So you’ve gone ahead and done it – you registered for an enduro race. Maybe this isn’t your first bike race; maybe you’ve done some racing in the past. Or maybe this is your first bike race ever. Regardless, I’m here to offer you some quick and easy advice for successfully navigating an enduro mountain bike race.
First, make sure your bike is in good working condition before the race. Mechanicals happen, but showing up with broken equipment hinders you from the very beginning. Are your brakes working properly and how are your brake pads looking? How’s the tread life of your tires and when was the last time you put sealant in them? Does your suspension feel good? Do you have the tools to fix a flat and do you know how to use them?
Speaking of tools… come prepared. That means having the stuff you need to fix any bike problems you might run into. Enduro is unique in the fact that you are often out in the backcountry, far away from the definitive help of a bike shop and a mechanic, so knowing a bit about how to fix your own equipment can be invaluable. Of course, there are some things you aren’t going to be able to fix trail side, but it’s impressive what you can do with a multi-tool and some zip ties. This is what I carry in my pack on every ride and race:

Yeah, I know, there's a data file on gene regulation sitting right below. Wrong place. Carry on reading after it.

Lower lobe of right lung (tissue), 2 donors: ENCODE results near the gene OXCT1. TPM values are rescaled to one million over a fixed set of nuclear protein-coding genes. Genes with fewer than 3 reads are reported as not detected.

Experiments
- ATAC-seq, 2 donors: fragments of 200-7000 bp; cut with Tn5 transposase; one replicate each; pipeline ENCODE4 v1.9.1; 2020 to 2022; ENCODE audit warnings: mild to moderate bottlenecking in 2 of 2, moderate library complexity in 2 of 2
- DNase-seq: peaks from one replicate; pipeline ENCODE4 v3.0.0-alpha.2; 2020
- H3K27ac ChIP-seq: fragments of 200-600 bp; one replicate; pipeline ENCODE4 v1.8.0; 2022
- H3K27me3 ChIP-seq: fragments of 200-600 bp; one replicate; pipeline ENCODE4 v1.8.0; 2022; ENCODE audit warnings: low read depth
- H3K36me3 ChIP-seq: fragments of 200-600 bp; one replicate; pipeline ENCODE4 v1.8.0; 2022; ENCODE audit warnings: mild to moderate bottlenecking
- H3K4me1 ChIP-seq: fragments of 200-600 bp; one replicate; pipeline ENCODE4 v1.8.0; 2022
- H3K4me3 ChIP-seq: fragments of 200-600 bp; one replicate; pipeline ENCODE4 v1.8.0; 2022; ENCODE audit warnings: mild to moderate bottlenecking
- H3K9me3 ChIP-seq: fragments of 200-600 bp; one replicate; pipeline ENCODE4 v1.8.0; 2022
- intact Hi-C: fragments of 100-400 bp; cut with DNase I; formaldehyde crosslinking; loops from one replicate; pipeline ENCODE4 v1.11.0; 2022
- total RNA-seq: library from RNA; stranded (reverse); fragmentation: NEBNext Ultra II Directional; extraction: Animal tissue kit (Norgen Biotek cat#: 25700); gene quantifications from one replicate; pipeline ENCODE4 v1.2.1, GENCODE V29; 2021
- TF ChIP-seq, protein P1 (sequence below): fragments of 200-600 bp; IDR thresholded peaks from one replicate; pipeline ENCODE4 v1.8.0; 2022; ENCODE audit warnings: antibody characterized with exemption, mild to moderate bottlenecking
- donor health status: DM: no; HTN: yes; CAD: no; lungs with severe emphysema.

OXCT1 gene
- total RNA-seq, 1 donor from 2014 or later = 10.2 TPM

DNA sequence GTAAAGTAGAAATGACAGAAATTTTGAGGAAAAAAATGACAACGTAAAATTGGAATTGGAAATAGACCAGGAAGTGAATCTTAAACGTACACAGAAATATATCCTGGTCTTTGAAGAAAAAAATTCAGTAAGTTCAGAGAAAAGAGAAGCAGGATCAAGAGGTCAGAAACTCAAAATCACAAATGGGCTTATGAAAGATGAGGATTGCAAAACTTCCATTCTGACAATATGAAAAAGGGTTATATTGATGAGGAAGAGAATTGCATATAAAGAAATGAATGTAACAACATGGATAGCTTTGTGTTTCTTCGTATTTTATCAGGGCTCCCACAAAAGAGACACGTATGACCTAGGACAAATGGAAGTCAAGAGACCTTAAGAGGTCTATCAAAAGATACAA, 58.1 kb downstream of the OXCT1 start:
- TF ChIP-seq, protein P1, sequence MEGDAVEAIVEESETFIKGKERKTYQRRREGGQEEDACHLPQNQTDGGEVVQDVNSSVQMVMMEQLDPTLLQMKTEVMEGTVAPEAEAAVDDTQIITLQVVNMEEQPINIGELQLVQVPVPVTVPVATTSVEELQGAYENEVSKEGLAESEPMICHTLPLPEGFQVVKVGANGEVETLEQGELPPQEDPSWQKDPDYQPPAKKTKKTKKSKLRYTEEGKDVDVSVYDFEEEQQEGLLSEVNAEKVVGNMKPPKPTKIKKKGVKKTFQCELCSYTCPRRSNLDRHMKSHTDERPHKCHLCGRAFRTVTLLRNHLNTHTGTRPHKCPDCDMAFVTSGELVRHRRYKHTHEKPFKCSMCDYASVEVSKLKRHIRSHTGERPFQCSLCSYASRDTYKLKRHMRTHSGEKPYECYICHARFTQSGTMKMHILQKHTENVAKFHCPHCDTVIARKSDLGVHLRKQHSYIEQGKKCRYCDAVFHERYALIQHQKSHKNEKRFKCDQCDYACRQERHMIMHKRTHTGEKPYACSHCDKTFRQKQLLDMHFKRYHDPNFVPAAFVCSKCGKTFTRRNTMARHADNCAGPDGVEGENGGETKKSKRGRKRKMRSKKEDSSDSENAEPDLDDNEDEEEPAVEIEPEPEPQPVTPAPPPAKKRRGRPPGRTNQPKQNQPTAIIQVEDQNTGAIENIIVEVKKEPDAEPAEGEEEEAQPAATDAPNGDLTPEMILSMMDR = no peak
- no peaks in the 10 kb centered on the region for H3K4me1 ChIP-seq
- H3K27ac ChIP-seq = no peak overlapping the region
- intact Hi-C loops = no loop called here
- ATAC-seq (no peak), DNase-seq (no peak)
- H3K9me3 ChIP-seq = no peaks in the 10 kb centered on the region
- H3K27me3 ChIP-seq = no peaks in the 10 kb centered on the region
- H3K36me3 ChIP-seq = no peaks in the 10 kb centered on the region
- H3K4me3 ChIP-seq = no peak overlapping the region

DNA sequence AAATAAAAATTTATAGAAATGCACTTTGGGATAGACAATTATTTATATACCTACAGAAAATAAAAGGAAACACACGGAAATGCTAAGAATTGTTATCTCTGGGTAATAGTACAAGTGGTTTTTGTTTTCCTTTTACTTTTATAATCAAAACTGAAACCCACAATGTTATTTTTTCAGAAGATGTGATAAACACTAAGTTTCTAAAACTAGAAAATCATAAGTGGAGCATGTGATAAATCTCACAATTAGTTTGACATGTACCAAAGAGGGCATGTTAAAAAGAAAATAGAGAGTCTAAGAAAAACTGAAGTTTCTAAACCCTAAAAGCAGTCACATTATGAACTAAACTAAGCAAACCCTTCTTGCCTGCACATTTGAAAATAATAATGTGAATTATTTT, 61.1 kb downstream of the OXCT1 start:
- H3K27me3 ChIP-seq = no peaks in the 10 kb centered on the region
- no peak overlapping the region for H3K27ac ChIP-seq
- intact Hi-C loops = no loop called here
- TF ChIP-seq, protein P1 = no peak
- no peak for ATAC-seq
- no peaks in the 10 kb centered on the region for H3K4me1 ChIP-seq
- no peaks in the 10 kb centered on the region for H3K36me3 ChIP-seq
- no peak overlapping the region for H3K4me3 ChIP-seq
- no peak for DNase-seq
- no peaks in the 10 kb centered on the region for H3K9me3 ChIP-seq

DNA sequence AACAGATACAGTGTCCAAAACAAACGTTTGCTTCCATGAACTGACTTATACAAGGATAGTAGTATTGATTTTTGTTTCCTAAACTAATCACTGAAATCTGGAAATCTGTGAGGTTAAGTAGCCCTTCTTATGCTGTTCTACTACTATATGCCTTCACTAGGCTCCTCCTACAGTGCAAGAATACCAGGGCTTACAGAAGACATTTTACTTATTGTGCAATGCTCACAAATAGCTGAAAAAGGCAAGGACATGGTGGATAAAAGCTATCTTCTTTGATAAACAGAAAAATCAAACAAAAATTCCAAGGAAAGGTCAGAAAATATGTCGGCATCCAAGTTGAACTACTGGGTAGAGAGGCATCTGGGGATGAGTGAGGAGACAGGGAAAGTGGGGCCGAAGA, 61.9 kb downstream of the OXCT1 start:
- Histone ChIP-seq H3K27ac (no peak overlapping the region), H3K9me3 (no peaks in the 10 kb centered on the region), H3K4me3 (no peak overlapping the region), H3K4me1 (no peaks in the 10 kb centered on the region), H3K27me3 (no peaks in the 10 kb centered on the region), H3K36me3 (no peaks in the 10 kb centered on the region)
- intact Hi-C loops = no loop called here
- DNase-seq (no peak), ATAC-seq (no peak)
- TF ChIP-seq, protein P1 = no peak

- A multi-tool (one with a chainbreaker tool like the Crankbrothers M19)
- CO2 cartridge 25g x2
- Spare tube and tire levers (I prefer the Tubolito tubes – they are pricey but last forever and pack down super small)
- Tire plugs
- Spare chain link
- Zip ties
- Tire pressure gauge
- Spare AXS battery (CHARGED!)
- A empty wrapper (can be useful if you’ve got a big sidewall gash)
Third, SNACKS (and hydration). Most races have aid stations with snacks, drinks, etc., but I always like to have a handful of snacks I know I’ll like in my pack just in case the aid stations are in low supply or don’t have anything I’m interested in. I also always have a water bottle with some sort of electrolyte in it (think Skratch Labs, Nuun, etc.) in addition to my pack with water. Remember – you might be out riding ALL day - fueling and hydrating appropriately is super important on race day. I recommend you check out this article by Juliana ambassador and Registered Dietitian Uri Carlson for all the tips and tricks!
Fourth, and most importantly, a good attitude. Shit happens, things break, we all crash, the days are long, the stages are hard, we didn’t win… who cares! Bike racing is supposed to be fun above all else. If you’re not having fun, you’re doing it wrong.
If you’re looking for more advice on how to setup your bike or some pointers on fitness and training for bike racing, check out these videos from our Juliana Ambassadors and racers:
written by: Alex Pavon